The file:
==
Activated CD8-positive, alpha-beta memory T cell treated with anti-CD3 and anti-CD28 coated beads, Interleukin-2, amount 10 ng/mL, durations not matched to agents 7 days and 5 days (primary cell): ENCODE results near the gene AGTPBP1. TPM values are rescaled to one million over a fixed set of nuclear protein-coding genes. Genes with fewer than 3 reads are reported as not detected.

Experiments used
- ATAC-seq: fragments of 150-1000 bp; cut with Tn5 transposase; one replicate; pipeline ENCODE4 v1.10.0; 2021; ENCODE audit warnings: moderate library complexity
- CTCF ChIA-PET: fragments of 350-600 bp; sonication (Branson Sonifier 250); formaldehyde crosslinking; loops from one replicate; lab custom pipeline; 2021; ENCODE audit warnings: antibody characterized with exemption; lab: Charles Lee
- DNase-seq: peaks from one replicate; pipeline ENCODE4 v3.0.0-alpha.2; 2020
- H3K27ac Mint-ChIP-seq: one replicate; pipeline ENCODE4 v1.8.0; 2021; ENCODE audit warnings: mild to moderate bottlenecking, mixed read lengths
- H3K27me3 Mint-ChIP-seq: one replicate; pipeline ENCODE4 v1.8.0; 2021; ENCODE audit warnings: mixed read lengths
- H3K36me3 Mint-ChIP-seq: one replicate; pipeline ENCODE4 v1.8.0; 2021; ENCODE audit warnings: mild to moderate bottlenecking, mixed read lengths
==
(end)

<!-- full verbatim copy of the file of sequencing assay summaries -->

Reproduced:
Activated CD8-positive, alpha-beta memory T cell treated with anti-CD3 and anti-CD28 coated beads, Interleukin-2, amount 10 ng/mL, durations not matched to agents 7 days and 5 days (primary cell): ENCODE results near the gene AGTPBP1. TPM values are rescaled to one million over a fixed set of nuclear protein-coding genes. Genes with fewer than 3 reads are reported as not detected.

Experiments used
- ATAC-seq: fragments of 150-1000 bp; cut with Tn5 transposase; one replicate; pipeline ENCODE4 v1.10.0; 2021; ENCODE audit warnings: moderate library complexity
- CTCF ChIA-PET: fragments of 350-600 bp; sonication (Branson Sonifier 250); formaldehyde crosslinking; loops from one replicate; lab custom pipeline; 2021; ENCODE audit warnings: antibody characterized with exemption; lab: Charles Lee
- DNase-seq: peaks from one replicate; pipeline ENCODE4 v3.0.0-alpha.2; 2020
- H3K27ac Mint-ChIP-seq: one replicate; pipeline ENCODE4 v1.8.0; 2021; ENCODE audit warnings: mild to moderate bottlenecking, mixed read lengths
- H3K27me3 Mint-ChIP-seq: one replicate; pipeline ENCODE4 v1.8.0; 2021; ENCODE audit warnings: mixed read lengths
- H3K36me3 Mint-ChIP-seq: one replicate; pipeline ENCODE4 v1.8.0; 2021; ENCODE audit warnings: mild to moderate bottlenecking, mixed read lengths